CHICAGO (CBS) — Chicago’s Puerto Rican community is coming together, after two earthquakes struck Puerto Rico in as many days, toppling many homes, and killing at least one person.

A 6.4-magnitude quake hit Puerto Rico just before dawn on Tuesday, followed by at least six aftershocks, some nearly as big as the initial quake.

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That follows a 5.8-magnitude quake that struck early Monday morning.

The epicenter of the most recent quake was in Indios, on the southern part of the Island. It left all of Puerto Rico without power, and that was the least of the issues for the small Caribbean island.

A man carries a St. Jude statue from the Inmaculada Concepcion church ruins that was built in 1841 and collapsed after an earthquake hit the island in Guayanilla, Puerto Rico on January 7, 2020. – A strong earthquake struck south of Puerto Rico early January 7, 2020 followed by major aftershocks, the US Geological Survey said, the latest in a series of tremors that have shaken the island since December 28. The shallow 6.4 magnitude quake struck five miles (eight kilometers) south of the community of Indios, the USGS said, revising down its initial reading of 6.6. (Photo by Ricardo ARDUENGO/AFP/Getty Images)

The massive quake left cracks in foundations, leaving many homes and other buildings slanted, if the structures survived at all.

The towers of a church fell, and roofs collapsed on many homes.

In Chicago’s Humboldt Park neighborhood, many people are trying to get updates from family members in Puerto Rico.

People in Humboldt Park said their relatives on the island told them they were shaken awake by the force of Tuesday’s quake.

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The tremors have caused heavy damage in several areas, including collapsed homes, an island-wide power outage, landslides, and at least one death.

A 77-year-old man was killed and at least eight other people were injured in the southern city of Ponce.

Now residents in the southern part of Puerto Rico are afraid to enter their own homes. Many of them fear another quake will topple buildings there.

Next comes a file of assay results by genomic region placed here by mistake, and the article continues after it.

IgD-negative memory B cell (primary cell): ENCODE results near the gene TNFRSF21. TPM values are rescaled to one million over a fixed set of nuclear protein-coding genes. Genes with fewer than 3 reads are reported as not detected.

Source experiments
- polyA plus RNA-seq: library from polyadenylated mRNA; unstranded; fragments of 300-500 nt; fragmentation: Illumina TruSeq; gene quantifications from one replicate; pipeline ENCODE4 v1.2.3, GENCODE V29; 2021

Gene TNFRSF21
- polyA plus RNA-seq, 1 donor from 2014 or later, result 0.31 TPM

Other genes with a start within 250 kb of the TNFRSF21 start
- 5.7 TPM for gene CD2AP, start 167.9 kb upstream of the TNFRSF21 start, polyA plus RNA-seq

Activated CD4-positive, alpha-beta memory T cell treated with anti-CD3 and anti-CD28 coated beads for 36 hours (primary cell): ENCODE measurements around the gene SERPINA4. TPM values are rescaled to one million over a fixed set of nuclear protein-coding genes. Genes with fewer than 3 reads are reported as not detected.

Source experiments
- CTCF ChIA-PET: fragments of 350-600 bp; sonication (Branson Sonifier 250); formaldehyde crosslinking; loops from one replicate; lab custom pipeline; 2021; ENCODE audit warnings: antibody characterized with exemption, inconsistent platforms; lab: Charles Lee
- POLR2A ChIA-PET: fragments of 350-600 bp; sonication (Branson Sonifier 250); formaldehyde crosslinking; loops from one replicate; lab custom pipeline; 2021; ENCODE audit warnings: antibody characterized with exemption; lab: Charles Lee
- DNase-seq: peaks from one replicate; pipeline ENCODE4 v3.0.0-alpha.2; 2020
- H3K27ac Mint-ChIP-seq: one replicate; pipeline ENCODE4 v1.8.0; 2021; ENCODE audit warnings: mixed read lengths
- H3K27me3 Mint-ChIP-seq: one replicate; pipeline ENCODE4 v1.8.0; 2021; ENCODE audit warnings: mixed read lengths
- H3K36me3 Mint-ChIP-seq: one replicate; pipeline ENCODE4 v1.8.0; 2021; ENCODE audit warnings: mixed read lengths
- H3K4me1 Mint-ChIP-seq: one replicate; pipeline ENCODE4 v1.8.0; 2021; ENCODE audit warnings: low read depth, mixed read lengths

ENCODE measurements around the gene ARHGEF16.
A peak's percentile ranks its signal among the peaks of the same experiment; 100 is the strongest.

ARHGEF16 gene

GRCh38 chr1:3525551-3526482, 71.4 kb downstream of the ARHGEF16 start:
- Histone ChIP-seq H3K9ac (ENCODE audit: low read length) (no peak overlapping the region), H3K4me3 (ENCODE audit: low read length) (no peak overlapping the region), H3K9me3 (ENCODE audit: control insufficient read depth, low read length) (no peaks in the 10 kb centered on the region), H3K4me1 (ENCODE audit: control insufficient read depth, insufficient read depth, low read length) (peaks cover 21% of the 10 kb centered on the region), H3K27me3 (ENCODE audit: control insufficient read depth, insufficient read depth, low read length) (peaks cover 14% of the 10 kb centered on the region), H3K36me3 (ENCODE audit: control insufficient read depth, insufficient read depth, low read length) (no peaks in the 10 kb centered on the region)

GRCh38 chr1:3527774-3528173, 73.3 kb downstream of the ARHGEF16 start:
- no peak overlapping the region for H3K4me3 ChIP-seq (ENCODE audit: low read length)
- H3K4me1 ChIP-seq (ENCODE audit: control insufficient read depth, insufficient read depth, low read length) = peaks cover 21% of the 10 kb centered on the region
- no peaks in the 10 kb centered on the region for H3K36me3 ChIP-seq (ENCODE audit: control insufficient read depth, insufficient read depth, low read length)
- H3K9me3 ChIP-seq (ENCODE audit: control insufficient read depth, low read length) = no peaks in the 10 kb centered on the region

In Chicago, people with ties to the island are worried for their loved ones. David Torres, of Humboldt Park, is getting constant updates from his family about the aftermath of the quakes.

“I’m sad to hear that this is happening, especially right now, especially right after the holidays, but I do know from my sister that people are coming together there in the different towns, and they’re helping each other out,” Torres said.

The Inmaculada Concepcion church, built in 1841, is seen partially collapsed after an earthquake hit the island in Guayanilla, Puerto Rico on January 7, 2020. – A strong earthquake struck south of Puerto Rico early January 7, 2020 followed by major aftershocks, the US Geological Survey said, the latest in a series of tremors that have shaken the island since December 28. The shallow 6.4 magnitude quake struck five miles (eight kilometers) south of the community of Indios, the USGS said, revising down its initial reading of 6.6. (Photo by Ricardo ARDUENGO/AFP/Getty Images)

Power is expected to be restored for Puerto Rico later on Tuesday.

As Chicagoans like Torres keep in touch with their families on the island, he’s hopeful help and resources will find their way to Puerto Rico fast.

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The Puerto Rican Agenda, a local non-profit group, plans to raise relief funds for Puerto Rico after the quakes. They were already raising money for relief efforts after Hurricane Maria through a GoFundMe page.